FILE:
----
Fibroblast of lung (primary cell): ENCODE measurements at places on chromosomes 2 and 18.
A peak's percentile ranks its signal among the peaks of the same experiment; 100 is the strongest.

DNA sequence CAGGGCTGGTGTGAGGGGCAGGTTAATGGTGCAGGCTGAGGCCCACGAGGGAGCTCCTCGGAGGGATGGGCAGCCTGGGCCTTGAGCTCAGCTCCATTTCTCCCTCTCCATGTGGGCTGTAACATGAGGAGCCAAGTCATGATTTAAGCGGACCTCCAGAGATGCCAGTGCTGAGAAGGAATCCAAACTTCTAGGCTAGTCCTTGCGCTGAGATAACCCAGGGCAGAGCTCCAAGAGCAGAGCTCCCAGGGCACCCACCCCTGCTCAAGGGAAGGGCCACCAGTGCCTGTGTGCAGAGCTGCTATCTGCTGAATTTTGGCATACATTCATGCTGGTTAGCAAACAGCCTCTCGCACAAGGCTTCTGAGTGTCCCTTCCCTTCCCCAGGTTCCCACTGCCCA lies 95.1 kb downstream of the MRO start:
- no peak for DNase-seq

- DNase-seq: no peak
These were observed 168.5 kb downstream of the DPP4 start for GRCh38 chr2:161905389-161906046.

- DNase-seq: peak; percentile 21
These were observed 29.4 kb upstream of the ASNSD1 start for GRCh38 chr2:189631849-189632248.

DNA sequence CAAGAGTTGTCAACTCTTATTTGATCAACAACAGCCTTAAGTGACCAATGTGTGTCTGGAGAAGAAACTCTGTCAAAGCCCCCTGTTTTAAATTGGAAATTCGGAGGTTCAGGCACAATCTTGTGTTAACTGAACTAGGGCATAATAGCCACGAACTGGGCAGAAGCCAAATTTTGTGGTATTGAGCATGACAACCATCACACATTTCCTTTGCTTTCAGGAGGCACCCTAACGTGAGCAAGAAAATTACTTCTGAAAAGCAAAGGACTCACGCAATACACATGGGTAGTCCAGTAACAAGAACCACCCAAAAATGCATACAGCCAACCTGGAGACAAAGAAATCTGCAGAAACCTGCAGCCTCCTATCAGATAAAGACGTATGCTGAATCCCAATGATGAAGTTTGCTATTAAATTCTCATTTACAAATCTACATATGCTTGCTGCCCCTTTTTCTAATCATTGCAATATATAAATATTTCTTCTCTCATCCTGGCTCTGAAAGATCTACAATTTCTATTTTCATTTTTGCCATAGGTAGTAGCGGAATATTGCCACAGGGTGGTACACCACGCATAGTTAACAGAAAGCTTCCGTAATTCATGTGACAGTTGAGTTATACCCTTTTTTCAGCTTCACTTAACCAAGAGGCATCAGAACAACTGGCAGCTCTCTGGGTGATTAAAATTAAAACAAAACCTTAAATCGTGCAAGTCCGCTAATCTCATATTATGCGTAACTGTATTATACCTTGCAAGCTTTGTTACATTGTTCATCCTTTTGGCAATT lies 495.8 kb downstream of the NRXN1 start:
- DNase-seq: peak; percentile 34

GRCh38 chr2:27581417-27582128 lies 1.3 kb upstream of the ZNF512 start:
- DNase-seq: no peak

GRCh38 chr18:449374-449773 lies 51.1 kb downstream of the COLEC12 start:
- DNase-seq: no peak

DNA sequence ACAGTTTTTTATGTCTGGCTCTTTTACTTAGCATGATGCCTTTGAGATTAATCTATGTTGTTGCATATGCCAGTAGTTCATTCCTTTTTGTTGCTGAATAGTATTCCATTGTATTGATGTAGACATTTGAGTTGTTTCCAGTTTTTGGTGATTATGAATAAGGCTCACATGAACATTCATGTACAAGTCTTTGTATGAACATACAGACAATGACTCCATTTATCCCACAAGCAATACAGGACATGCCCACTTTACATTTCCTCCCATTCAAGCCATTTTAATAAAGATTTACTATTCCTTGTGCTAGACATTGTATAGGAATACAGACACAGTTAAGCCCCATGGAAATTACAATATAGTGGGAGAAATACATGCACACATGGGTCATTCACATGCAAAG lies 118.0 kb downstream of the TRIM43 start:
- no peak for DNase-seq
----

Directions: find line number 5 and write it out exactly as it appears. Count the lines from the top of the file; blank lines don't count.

- DNase-seq: no peak